Saturday, September 5, 2009

A makeover for cricket

With the arrival of Twenty20 there has been much debate about the future of One-day cricket, the 50-overs format. The situation is not dissimilar to the one prevailing two decades ago when it was decreed by many who knew no better, that Test cricket was on the verge of extinction, that One-day cricket was the future of the game. Now it is being preached that Test cricket will, and must, co-exist with Twenty20, while the 50-overs game will perish.
Despite the huge popularity of Twenty20, one wonders what has changed so dramatically that the format that was said to be imminently suited to modern times only two years ago, is now thought to be languishing. Is it just the temporary stupor brought about by the dazzling success of Twenty20, or is there a deeper malaise?

One is inclined to think that Twenty20 is a bunch of freshly-cut, sweet-smelling, brightly-coloured flowers added to the splendid bouquet that we are already blessed with. Just as the new flowers, or a new, pretty girl on the arm, will attract greater attention, so is Twenty20 hogging the limelight. What can also not be ignored is that there was a fatigue setting in as regards the One-day game, and the sheer predictability and mechanical certainty of the format was beginning to get dreary. New ploys like super-sub, power play, and change of ball after 35 overs were tried, but this version was quickly losing its sheen.

Twenty20, and more specifically the Indian Premier League (IPL), arrived at the right time to give a fillip to the sport. But just as One-day cricket did not finish Test cricket, Twenty20 will not eclipse the One-day version. The English cricket authorities may appear to have over-reacted by scrapping the 50-over format, while retaining the 40-over game on their domestic circuit, or maybe they are on the right track.

Perhaps 100 overs are too many in a day. After all the English once played 60 overs-a-side One-day Internationals, and so were the first three World Cups on their shores, before they acquiesced to the 50-overs format. It is, therefore, ironic that they are the first to point towards the scaling down of the One-day game to 40-overs-a-side. Maybe that is indeed the solution. The crowd would get enough cricket in a day without looking for too much of a good thing. Here one would disagree with Sachin Tendulkar’s view that there should be two 20-over innings per team in a One-day match. That would be akin to playing two Twenty20 matches in a day, and will not have the One-day flavour in which players get a bit more time to express themselves.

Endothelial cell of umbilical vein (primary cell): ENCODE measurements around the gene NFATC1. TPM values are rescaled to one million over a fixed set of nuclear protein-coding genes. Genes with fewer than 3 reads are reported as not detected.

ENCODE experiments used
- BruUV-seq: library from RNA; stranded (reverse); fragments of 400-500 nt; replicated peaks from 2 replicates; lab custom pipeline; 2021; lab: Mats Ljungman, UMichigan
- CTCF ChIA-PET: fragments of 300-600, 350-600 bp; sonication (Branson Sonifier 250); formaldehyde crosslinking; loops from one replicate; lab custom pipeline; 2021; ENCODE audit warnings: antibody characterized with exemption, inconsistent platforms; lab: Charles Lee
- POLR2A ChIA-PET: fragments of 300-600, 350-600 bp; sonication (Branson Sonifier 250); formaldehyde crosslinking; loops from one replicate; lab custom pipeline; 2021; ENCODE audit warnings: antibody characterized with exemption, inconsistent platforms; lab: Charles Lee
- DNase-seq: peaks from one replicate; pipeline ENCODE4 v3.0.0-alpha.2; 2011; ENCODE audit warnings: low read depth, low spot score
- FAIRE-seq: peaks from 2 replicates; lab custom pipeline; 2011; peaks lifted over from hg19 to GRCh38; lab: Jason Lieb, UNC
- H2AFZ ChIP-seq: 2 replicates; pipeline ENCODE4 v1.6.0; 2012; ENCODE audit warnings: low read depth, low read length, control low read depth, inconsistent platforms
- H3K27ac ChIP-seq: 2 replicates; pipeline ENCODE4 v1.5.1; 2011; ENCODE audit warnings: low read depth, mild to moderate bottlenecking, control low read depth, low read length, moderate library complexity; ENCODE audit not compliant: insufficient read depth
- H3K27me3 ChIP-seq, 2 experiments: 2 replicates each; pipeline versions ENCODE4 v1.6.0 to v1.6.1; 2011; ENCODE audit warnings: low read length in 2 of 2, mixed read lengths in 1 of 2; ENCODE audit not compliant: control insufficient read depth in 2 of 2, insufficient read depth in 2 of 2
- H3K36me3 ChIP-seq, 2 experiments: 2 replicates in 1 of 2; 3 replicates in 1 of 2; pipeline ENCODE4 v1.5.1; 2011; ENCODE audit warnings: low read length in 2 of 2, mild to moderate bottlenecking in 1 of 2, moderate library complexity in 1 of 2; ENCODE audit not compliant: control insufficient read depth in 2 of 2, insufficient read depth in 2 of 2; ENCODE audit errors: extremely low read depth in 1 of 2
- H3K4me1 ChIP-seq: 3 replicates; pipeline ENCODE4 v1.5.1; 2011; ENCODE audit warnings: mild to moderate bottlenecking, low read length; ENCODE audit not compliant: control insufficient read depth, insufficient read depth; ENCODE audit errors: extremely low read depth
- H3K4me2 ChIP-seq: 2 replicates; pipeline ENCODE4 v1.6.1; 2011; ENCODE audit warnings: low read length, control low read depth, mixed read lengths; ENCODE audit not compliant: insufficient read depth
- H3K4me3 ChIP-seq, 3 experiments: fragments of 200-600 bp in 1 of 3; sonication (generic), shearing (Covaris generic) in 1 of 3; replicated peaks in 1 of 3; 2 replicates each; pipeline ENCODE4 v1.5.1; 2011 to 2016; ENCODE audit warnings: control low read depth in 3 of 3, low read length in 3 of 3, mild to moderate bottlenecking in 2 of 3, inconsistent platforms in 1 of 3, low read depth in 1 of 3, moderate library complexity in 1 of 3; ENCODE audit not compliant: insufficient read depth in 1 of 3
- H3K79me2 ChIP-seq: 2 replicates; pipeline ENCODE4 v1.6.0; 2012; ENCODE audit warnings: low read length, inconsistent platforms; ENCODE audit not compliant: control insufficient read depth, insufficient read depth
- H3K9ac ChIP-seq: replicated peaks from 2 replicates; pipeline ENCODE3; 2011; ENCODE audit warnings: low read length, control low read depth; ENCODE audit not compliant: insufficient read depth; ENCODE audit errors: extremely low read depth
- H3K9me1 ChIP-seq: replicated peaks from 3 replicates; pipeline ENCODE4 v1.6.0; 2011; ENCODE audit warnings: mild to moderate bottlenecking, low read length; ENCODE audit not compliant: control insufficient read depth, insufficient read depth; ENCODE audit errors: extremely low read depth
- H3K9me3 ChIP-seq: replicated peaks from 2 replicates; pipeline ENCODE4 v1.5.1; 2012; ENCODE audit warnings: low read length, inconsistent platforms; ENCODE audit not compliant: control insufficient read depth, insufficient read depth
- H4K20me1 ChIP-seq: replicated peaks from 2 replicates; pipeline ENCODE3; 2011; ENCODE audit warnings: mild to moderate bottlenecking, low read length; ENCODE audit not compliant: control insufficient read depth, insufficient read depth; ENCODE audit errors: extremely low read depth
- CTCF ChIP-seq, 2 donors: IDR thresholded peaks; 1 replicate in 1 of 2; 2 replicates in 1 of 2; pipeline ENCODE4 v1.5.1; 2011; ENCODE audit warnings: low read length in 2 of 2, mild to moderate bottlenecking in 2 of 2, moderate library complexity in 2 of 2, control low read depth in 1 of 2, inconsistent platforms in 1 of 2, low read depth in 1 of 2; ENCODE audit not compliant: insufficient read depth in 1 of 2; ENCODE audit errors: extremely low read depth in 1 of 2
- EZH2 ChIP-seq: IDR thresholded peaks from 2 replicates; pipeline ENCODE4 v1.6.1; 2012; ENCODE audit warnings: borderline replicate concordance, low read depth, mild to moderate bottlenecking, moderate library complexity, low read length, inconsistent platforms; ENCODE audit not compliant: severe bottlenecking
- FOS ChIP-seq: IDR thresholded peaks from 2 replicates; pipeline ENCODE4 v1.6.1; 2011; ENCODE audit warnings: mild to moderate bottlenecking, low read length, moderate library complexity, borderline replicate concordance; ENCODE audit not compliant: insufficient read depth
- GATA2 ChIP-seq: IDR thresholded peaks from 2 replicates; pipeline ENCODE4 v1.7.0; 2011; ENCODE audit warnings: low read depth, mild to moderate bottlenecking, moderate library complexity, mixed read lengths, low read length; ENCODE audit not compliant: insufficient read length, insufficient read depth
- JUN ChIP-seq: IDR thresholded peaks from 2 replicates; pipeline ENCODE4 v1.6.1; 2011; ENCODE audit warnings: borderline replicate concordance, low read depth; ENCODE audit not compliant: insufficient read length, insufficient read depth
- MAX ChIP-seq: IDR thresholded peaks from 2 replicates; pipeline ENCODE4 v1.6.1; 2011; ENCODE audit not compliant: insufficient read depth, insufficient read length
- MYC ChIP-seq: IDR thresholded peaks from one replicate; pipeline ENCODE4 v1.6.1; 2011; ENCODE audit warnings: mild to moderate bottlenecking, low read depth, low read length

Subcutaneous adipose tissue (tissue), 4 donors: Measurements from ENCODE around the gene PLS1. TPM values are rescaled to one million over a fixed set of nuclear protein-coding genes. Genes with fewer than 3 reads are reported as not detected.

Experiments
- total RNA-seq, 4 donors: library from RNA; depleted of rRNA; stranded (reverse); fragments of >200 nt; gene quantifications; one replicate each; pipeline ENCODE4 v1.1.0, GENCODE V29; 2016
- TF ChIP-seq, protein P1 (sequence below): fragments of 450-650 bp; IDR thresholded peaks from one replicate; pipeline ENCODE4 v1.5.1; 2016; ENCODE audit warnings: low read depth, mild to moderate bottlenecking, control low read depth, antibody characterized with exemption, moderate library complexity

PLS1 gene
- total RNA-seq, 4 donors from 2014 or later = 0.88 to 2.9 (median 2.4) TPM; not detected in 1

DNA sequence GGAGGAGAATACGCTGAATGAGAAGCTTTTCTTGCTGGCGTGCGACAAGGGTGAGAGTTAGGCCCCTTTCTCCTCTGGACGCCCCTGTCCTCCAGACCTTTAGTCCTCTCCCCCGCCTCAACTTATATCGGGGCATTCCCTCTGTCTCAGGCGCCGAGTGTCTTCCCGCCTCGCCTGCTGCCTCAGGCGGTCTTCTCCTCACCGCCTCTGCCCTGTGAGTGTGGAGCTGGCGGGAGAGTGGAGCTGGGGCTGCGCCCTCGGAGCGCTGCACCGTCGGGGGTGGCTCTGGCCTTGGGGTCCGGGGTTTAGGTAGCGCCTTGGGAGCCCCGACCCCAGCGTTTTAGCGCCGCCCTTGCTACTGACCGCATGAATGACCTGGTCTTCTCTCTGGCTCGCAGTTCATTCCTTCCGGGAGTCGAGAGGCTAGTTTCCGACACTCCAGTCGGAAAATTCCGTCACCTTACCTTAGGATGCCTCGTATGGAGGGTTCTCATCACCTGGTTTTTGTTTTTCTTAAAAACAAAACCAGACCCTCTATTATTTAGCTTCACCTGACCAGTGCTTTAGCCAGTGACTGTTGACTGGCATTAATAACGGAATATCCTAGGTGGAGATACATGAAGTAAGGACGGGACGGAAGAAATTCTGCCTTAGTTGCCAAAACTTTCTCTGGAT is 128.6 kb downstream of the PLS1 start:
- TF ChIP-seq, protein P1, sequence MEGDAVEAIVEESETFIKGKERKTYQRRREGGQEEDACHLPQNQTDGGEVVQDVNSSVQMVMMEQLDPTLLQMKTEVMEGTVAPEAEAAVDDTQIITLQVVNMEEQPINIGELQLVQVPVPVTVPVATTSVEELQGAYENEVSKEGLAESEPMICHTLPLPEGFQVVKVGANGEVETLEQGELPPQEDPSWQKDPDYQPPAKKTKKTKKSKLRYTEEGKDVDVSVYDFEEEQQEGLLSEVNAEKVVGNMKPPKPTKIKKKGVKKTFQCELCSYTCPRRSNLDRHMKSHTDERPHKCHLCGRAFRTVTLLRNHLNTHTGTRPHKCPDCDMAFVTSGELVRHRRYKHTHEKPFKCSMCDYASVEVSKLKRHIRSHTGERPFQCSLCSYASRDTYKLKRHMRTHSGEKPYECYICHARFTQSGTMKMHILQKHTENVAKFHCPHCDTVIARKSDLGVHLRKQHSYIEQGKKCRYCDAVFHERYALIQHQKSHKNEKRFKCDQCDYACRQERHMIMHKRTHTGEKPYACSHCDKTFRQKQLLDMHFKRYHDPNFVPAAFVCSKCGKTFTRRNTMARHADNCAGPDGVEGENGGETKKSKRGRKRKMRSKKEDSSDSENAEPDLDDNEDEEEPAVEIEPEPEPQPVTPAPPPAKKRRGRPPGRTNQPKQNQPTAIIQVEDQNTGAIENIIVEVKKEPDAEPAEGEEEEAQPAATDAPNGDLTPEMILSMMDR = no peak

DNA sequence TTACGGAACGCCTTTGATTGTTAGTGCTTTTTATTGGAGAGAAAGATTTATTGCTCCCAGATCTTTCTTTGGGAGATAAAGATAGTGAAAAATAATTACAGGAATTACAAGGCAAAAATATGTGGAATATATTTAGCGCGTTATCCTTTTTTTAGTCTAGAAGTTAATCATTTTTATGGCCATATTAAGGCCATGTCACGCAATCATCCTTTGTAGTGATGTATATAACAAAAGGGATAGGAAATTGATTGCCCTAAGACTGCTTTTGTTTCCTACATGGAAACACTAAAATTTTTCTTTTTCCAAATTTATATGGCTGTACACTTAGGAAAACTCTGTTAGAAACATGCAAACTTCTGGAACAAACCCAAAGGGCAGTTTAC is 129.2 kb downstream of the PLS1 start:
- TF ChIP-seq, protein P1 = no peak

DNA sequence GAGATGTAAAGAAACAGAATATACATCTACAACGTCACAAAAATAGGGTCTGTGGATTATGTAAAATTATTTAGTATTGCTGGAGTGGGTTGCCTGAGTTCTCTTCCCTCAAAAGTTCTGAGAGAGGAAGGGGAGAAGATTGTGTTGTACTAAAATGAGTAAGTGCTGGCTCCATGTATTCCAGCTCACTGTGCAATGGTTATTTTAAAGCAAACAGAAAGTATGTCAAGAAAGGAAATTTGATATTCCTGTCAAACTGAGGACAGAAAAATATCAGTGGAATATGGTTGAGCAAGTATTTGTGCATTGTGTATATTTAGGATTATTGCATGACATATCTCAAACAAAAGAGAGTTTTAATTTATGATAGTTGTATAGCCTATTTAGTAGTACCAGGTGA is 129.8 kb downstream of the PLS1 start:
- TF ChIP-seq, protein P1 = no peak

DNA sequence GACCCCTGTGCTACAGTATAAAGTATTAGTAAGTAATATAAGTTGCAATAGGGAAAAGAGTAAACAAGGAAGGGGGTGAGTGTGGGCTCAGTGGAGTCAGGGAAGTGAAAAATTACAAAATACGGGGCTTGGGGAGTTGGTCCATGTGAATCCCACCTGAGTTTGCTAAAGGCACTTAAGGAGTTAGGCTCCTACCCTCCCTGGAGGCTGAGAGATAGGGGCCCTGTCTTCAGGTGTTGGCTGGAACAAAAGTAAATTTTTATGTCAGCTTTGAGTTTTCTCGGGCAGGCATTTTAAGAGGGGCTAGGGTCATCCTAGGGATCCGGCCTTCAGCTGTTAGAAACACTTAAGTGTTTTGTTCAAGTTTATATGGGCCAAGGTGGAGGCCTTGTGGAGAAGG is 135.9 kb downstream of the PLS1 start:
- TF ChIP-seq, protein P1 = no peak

If television makes sports viable in present times, then it is logical that the more live sports on television the more advertisement spots there are to earn revenue from. A One-day match offers two and a half times more opportunity for television commercials than a Twenty20 bash, and a Test match affords up to four and half times more advertisement time than a One-day International. So it makes commercial sense too to play all three forms of the game. To those who profess that Twenty20 will take over the game, one has only one question: Would you like to see 100 Twenty20 international matches per team in a year?

The key word is balance. One of the reasons for the fatigue with One-day cricket was the overkill, too much of it. The administrators failed to keep a proper balance between Test cricket and One-day cricket, and played too much of the latter. There was no need for an International Cricket Council (ICC) Champions Trophy after every two years when a four-year World Cup, One-day cricket’s Olympics, was doing fine. Individual boards like Board of Control for Cricket in India (BCCI neglected Test cricket in their greed to make extra bucks in the One-day arena.

Cricket’s administrators should be thankful for the bounty they are blessed with, the myriad hues of the game: Test matches, One-dayers and Twenty20. They should evolve a consensus, after due deliberations with the players, about the number of days of international cricket that each country should play. One would imagine that 90 days would be the threshold, comprising 12 Test matches, and 15 each One-day Internationals and Twenty20 games even in World Cup years. And the World Cups - One-day as well as Twenty20 - should be held once every four years. That is a lot of cricket, and when you add domestic tournaments and the IPL, it should be more than enough to satiate the fans and fill the coffers of the ICC and the Boards, and their partners - the television channels.

The agenda of the administrators should be sporting pitches that make for an engrossing contest between bat and ball, a four-year championship of Test cricket encompassing a points system that is easy to follow, with disincentives for batting too long and bowling too negatively, World Cups that are no more than a month long with a maximum of eight to ten matches per side, and a window for the IPL in April.

Everyone should accept that world cricket is governed by the Indian television market and so the IPL must become an international carnival of Twenty20 cricket for which all the mega stars of the world be made available, and each board should get a financial slice of. That is perhaps the road map for cricket at this juncture.


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